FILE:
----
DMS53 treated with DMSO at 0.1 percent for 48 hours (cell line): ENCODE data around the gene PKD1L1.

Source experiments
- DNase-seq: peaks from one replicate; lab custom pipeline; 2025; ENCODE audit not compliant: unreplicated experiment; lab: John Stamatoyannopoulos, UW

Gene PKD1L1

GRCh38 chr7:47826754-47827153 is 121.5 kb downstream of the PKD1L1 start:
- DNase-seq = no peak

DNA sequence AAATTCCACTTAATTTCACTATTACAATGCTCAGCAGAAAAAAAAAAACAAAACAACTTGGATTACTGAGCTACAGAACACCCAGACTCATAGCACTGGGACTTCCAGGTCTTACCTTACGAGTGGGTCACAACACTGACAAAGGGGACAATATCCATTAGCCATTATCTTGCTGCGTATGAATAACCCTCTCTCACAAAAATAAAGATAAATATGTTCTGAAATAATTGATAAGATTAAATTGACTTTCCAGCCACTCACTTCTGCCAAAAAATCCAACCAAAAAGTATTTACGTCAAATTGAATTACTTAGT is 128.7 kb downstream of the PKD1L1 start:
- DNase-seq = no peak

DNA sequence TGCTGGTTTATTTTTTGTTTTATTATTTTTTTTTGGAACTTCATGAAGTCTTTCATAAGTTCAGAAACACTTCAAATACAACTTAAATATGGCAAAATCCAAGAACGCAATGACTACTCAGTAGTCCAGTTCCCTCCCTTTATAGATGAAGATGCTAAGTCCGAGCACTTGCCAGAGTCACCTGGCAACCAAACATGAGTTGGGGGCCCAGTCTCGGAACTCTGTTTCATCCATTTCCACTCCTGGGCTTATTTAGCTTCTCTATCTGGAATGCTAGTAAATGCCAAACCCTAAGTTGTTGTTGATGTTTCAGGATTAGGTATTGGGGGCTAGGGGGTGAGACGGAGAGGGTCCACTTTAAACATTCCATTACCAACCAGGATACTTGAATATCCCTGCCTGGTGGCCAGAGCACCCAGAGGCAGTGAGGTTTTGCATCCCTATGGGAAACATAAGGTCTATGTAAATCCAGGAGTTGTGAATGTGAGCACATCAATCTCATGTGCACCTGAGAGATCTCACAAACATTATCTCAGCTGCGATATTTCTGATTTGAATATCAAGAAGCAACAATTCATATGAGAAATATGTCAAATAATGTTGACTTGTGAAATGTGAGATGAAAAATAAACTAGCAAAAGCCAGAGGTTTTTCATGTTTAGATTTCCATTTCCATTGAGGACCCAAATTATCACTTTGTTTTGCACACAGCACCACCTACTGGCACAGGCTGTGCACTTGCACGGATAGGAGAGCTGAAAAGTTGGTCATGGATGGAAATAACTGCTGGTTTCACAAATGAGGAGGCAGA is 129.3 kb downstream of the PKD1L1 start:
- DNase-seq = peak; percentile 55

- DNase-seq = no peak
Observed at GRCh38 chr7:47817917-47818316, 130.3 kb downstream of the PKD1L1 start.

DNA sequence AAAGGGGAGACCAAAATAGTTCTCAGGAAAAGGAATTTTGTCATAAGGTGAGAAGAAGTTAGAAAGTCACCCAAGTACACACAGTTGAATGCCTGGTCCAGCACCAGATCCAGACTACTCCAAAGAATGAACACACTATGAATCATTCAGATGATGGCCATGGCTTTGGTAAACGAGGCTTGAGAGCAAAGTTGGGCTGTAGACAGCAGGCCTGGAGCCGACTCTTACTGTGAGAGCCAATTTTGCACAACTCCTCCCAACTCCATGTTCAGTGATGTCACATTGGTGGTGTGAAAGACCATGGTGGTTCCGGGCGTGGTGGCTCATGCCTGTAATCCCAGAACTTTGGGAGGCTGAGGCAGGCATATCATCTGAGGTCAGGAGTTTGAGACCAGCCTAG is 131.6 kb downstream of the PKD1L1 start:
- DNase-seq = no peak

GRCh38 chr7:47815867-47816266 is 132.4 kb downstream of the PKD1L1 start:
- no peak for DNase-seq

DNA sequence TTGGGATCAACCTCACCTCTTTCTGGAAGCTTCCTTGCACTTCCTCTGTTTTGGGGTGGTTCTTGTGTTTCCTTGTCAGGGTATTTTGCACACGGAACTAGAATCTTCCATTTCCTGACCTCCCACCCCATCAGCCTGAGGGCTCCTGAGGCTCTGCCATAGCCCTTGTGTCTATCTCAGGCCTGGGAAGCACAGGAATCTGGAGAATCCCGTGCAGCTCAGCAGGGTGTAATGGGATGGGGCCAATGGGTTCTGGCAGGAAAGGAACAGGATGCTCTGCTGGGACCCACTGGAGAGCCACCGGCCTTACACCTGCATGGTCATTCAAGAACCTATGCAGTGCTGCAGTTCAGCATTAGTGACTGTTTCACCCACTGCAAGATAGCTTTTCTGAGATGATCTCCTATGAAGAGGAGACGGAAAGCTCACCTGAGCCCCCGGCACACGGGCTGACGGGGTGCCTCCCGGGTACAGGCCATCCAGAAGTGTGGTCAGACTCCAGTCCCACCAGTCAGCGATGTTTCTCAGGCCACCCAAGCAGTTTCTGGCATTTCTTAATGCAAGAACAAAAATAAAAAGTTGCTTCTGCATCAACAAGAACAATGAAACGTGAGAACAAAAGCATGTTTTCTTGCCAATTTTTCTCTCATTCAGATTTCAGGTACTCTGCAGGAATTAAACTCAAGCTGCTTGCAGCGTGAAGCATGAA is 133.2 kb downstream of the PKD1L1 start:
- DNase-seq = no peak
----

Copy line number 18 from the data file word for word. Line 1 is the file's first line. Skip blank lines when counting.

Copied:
- DNase-seq = no peak